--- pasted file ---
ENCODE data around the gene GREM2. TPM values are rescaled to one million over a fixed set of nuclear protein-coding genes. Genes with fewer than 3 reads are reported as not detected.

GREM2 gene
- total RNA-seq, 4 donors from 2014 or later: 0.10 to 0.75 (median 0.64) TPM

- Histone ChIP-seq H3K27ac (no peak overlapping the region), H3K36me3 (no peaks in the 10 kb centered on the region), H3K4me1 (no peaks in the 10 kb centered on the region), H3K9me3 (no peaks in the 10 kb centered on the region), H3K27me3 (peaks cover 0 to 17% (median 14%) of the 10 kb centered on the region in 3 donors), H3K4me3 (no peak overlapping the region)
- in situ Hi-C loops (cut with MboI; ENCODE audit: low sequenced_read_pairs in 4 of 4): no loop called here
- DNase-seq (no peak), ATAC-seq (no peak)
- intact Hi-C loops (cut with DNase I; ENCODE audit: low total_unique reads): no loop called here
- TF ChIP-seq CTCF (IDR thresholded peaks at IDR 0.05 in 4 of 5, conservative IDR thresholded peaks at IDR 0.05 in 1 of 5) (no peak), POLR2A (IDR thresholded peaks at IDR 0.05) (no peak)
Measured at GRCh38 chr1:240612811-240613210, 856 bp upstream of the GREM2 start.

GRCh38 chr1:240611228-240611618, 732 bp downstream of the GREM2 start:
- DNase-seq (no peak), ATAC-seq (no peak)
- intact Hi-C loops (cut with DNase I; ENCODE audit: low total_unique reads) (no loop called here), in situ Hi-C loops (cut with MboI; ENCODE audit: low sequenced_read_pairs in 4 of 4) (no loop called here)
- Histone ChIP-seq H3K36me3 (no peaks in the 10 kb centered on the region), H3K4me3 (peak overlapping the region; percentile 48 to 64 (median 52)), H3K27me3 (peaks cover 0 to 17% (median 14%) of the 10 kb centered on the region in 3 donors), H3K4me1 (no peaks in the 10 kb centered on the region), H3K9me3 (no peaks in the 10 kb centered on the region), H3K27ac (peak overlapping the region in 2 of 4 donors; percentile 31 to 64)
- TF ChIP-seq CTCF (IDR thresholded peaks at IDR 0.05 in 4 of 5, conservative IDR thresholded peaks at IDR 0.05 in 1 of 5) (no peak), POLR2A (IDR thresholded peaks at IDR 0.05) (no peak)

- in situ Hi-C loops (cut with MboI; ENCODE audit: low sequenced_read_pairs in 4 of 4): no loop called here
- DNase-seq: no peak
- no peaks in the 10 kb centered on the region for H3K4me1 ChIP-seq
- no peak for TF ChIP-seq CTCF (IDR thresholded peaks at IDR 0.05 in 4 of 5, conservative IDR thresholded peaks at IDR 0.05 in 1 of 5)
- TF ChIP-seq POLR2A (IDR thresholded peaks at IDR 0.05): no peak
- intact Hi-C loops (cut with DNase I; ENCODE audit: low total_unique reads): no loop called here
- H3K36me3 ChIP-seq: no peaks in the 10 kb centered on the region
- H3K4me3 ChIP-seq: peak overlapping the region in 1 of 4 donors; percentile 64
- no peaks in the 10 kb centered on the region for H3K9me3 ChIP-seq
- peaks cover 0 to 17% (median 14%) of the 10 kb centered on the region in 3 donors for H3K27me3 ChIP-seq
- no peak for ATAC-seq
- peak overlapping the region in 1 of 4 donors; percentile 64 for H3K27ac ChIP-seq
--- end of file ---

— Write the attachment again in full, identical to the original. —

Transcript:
ENCODE data around the gene GREM2. TPM values are rescaled to one million over a fixed set of nuclear protein-coding genes. Genes with fewer than 3 reads are reported as not detected.

GREM2 gene
- total RNA-seq, 4 donors from 2014 or later: 0.10 to 0.75 (median 0.64) TPM

- Histone ChIP-seq H3K27ac (no peak overlapping the region), H3K36me3 (no peaks in the 10 kb centered on the region), H3K4me1 (no peaks in the 10 kb centered on the region), H3K9me3 (no peaks in the 10 kb centered on the region), H3K27me3 (peaks cover 0 to 17% (median 14%) of the 10 kb centered on the region in 3 donors), H3K4me3 (no peak overlapping the region)
- in situ Hi-C loops (cut with MboI; ENCODE audit: low sequenced_read_pairs in 4 of 4): no loop called here
- DNase-seq (no peak), ATAC-seq (no peak)
- intact Hi-C loops (cut with DNase I; ENCODE audit: low total_unique reads): no loop called here
- TF ChIP-seq CTCF (IDR thresholded peaks at IDR 0.05 in 4 of 5, conservative IDR thresholded peaks at IDR 0.05 in 1 of 5) (no peak), POLR2A (IDR thresholded peaks at IDR 0.05) (no peak)
Measured at GRCh38 chr1:240612811-240613210, 856 bp upstream of the GREM2 start.

GRCh38 chr1:240611228-240611618, 732 bp downstream of the GREM2 start:
- DNase-seq (no peak), ATAC-seq (no peak)
- intact Hi-C loops (cut with DNase I; ENCODE audit: low total_unique reads) (no loop called here), in situ Hi-C loops (cut with MboI; ENCODE audit: low sequenced_read_pairs in 4 of 4) (no loop called here)
- Histone ChIP-seq H3K36me3 (no peaks in the 10 kb centered on the region), H3K4me3 (peak overlapping the region; percentile 48 to 64 (median 52)), H3K27me3 (peaks cover 0 to 17% (median 14%) of the 10 kb centered on the region in 3 donors), H3K4me1 (no peaks in the 10 kb centered on the region), H3K9me3 (no peaks in the 10 kb centered on the region), H3K27ac (peak overlapping the region in 2 of 4 donors; percentile 31 to 64)
- TF ChIP-seq CTCF (IDR thresholded peaks at IDR 0.05 in 4 of 5, conservative IDR thresholded peaks at IDR 0.05 in 1 of 5) (no peak), POLR2A (IDR thresholded peaks at IDR 0.05) (no peak)

- in situ Hi-C loops (cut with MboI; ENCODE audit: low sequenced_read_pairs in 4 of 4): no loop called here
- DNase-seq: no peak
- no peaks in the 10 kb centered on the region for H3K4me1 ChIP-seq
- no peak for TF ChIP-seq CTCF (IDR thresholded peaks at IDR 0.05 in 4 of 5, conservative IDR thresholded peaks at IDR 0.05 in 1 of 5)
- TF ChIP-seq POLR2A (IDR thresholded peaks at IDR 0.05): no peak
- intact Hi-C loops (cut with DNase I; ENCODE audit: low total_unique reads): no loop called here
- H3K36me3 ChIP-seq: no peaks in the 10 kb centered on the region
- H3K4me3 ChIP-seq: peak overlapping the region in 1 of 4 donors; percentile 64
- no peaks in the 10 kb centered on the region for H3K9me3 ChIP-seq
- peaks cover 0 to 17% (median 14%) of the 10 kb centered on the region in 3 donors for H3K27me3 ChIP-seq
- no peak for ATAC-seq
- peak overlapping the region in 1 of 4 donors; percentile 64 for H3K27ac ChIP-seq